由 Lauren Dubinsky
, Senior Reporter | June 25, 2018
From the June 2018 issue of HealthCare Business News magazine
For many smaller radiology clinics, or those in rural areas, having staff on hand 24/7 to read imaging reports is a luxury they simply can’t afford.
Fortunately, with digital images and internet connectivity, an interpreter for those late night scans can be just a click away.
“We have great subspecialty expertise during the day, but it’s hard to replicate it 24/7,” said Dr. Ricardo Cury, chairman and CEO of Radiology Associates of South Florida (RASF), a private practice group that partners with a teleradiology provider called vRad to address the issue.
Both RASF and vRad are owned by MEDNAX, a Florida-based national health solutions company with a focus on specialists.
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“[Now] we are able to have dedicated neurology radiologists, body imagers, musculoskeletal physicians and pediatric radiologists,” said Cury.
With multiple locations, RASF is able to leverage its teleradiology workstations so that its providers in one facility can ensure subspecialty services at another. Using this approach, its radiologists in Miami are supporting the team at a new location in Naples.
“When you have a small [practice], it’s hard to have all specialties,” said Cury. “That is where the Miami radiologists are able to add value to the Naples practice.”
With 540 teleradiologists in all 50 states interpreting scans for approximately 2,100 facilities nationwide, vRad is responsible for roughly 6.5 million reads per year.
“The most common relief valve for the rural radiologist is the after-hours call coverage component – i.e. emergency radiology,” said Kent Thomas, vice president of business development at vRad. “We will cover the after-hours component for them, which allows them to focus more on the daytime reads and staff more efficiently.”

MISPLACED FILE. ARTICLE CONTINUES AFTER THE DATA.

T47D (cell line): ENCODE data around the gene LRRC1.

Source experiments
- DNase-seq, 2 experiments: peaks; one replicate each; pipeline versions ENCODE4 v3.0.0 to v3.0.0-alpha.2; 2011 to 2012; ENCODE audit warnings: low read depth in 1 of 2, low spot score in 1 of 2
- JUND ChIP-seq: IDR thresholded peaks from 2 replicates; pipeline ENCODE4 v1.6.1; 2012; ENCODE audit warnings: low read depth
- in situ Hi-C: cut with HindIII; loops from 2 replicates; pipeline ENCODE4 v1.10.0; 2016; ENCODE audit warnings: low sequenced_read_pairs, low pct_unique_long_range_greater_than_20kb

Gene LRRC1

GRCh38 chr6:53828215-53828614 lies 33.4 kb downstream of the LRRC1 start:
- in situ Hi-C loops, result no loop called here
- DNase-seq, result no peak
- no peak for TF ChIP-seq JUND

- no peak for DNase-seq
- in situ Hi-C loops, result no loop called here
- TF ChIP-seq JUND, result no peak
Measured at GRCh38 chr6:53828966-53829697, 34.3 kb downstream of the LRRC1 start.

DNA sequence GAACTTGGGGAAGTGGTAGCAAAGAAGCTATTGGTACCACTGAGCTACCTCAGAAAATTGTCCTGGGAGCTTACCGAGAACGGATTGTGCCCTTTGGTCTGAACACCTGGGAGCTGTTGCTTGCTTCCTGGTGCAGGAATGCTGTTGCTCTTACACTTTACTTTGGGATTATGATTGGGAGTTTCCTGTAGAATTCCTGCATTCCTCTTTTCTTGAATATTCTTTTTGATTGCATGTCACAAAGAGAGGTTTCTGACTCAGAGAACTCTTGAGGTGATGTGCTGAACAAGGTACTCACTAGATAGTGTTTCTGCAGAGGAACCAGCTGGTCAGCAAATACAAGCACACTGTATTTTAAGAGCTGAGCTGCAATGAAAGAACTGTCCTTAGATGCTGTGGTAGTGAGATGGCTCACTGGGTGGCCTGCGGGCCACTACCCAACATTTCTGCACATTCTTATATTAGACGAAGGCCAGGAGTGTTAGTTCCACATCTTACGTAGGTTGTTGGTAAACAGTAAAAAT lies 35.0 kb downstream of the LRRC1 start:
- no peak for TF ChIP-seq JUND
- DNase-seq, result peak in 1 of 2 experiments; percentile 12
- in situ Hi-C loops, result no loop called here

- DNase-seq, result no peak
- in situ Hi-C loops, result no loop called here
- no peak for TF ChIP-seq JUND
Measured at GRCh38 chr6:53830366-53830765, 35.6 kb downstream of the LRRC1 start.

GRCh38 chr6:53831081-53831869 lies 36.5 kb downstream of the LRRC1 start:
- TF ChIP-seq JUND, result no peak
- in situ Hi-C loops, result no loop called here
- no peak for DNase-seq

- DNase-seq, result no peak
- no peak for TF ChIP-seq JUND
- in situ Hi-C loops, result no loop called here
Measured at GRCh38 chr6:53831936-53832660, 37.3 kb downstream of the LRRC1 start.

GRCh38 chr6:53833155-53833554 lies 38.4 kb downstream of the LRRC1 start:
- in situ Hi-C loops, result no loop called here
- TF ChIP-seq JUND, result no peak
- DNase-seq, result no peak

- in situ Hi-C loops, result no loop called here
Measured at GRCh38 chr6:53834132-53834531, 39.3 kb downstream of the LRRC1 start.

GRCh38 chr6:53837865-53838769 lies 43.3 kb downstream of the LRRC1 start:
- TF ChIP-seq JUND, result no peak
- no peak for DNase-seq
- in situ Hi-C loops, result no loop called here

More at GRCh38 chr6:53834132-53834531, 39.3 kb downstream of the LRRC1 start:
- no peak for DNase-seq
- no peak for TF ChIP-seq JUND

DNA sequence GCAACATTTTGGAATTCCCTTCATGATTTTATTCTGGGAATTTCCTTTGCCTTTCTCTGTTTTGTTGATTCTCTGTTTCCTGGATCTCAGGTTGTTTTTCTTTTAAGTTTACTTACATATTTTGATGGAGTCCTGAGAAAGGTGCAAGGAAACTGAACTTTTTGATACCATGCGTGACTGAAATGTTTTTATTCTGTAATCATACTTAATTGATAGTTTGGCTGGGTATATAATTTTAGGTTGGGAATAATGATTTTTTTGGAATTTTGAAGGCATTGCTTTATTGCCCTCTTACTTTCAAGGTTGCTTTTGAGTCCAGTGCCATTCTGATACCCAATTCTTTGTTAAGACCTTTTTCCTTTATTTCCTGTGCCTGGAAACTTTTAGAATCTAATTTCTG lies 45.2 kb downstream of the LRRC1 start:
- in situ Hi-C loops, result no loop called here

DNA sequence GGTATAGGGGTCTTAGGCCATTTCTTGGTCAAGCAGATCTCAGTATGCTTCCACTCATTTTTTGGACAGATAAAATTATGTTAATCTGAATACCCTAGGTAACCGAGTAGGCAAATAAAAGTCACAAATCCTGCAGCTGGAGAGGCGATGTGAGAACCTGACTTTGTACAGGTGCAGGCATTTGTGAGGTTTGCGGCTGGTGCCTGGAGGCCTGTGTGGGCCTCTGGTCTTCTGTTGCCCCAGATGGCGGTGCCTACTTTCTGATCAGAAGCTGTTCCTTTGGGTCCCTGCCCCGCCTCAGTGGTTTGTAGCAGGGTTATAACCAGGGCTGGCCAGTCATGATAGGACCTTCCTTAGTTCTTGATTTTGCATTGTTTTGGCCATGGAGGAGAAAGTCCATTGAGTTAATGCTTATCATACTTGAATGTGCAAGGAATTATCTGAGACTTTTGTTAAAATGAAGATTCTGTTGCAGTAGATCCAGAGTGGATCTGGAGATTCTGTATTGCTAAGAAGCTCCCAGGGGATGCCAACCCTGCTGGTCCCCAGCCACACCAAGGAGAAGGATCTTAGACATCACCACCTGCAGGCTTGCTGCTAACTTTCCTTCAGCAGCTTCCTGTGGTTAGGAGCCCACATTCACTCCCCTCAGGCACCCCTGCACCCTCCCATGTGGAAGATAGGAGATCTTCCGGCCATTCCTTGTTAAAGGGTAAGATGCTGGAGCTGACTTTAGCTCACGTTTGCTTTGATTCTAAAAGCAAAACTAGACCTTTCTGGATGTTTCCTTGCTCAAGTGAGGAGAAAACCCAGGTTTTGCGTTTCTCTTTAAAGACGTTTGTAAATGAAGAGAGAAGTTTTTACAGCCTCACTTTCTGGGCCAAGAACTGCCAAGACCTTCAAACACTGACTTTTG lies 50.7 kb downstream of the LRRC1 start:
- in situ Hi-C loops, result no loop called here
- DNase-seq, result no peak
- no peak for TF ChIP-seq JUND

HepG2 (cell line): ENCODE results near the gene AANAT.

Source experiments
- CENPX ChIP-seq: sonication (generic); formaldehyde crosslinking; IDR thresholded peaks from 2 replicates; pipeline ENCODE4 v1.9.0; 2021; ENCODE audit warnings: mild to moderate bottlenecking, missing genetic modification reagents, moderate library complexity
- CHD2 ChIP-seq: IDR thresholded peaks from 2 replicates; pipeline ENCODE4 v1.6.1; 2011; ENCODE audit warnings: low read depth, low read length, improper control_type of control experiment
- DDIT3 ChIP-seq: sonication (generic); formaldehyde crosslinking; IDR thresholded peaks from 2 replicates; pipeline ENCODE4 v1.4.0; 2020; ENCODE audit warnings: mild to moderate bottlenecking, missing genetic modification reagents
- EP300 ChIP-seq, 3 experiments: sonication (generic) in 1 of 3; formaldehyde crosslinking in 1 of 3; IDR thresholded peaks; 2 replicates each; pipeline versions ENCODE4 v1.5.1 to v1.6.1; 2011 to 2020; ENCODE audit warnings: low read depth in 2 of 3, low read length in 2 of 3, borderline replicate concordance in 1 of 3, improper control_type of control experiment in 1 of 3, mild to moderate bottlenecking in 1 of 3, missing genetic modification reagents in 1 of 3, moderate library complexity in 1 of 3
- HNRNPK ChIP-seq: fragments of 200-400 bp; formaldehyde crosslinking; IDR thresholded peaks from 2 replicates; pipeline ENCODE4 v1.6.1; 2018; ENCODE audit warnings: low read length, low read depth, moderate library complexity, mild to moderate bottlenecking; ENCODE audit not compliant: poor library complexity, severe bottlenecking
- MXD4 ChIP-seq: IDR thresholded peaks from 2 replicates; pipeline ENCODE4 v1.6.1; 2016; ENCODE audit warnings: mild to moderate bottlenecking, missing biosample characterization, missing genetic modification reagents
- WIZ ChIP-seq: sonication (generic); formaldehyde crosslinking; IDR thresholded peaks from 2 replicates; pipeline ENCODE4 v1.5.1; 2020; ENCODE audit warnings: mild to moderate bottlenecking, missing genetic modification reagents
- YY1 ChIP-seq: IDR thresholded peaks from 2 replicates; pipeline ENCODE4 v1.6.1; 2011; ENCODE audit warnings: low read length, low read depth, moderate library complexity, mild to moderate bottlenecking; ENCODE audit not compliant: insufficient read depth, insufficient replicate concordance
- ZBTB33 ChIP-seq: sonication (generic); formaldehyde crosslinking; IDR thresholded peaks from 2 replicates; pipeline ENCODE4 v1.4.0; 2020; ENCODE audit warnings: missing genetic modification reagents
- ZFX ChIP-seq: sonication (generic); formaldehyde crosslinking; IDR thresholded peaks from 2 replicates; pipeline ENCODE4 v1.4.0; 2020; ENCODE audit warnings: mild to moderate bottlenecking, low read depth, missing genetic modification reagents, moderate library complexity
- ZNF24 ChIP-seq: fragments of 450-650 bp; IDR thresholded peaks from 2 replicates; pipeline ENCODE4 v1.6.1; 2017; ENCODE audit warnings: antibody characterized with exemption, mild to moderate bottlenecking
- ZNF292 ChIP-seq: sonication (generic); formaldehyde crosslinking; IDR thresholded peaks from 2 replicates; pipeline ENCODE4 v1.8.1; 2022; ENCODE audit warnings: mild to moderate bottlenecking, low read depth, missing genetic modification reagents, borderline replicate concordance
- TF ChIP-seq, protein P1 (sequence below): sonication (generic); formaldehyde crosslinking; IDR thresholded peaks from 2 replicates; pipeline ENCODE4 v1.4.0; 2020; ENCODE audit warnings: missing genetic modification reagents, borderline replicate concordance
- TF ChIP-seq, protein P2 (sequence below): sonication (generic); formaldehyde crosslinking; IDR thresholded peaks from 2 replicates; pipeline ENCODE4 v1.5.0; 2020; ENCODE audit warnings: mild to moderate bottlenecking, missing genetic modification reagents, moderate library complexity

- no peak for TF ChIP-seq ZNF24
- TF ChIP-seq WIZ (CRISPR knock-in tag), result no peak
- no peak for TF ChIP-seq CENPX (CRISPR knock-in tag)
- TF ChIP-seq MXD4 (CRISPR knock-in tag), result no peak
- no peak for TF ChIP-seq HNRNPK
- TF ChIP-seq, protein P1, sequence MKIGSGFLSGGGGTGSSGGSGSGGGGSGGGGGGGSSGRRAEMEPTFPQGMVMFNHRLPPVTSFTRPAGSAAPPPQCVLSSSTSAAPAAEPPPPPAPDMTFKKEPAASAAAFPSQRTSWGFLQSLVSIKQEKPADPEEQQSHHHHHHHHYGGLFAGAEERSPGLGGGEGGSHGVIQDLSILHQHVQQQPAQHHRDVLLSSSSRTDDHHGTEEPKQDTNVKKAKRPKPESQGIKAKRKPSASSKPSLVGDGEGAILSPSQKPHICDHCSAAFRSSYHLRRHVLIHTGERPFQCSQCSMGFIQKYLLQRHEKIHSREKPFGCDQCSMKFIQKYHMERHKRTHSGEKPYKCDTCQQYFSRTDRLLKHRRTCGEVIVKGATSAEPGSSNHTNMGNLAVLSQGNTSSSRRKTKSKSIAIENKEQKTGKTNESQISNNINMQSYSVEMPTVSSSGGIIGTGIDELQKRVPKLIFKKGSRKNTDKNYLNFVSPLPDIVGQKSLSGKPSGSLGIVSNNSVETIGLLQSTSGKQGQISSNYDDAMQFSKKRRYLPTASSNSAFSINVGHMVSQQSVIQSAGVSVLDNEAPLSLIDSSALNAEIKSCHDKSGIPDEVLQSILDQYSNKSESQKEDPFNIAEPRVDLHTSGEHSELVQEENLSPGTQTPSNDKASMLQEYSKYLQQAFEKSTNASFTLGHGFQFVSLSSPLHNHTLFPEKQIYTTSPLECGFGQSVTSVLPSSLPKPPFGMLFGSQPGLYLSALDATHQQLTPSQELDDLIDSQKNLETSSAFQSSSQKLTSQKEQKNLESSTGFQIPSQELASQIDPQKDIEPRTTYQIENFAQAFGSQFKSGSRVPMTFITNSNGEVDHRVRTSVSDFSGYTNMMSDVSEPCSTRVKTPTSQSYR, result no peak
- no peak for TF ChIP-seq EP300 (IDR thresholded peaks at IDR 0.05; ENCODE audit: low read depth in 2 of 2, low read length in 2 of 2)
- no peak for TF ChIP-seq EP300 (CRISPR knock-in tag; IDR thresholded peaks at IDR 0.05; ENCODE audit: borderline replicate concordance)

With 20 to 25 teleradiologists covering 15 states, Argus Radiology is a comparatively small teleradiology provider, but the company views its size as an asset in building stronger relationships with its clients.
“Our business model is supporting other radiology groups when they are not able to get to those rural hospitals that are under their contract or [providing] after-hours [reads] for groups that have problems hiring new radiologists because they don’t want to work overnight,” said Todd M. Moritz, director of new business development at Argus.
Another longstanding leader in teleradiology is ONRAD, which traces its roots back to 1998. (vRad was founded in 2001 and Argus in 2009.)
Partnering with a teleradiology provider means eliminating concerns for continuing education or staffing shortages from sick time or vacation, said Anthony Freire, ONRAD’s chief operating officer. His company staffs about 43 teleradiologists who can fill scan interpreting needs for facilities that don’t have enough patient volume to justify the high cost of an on-site radiologist.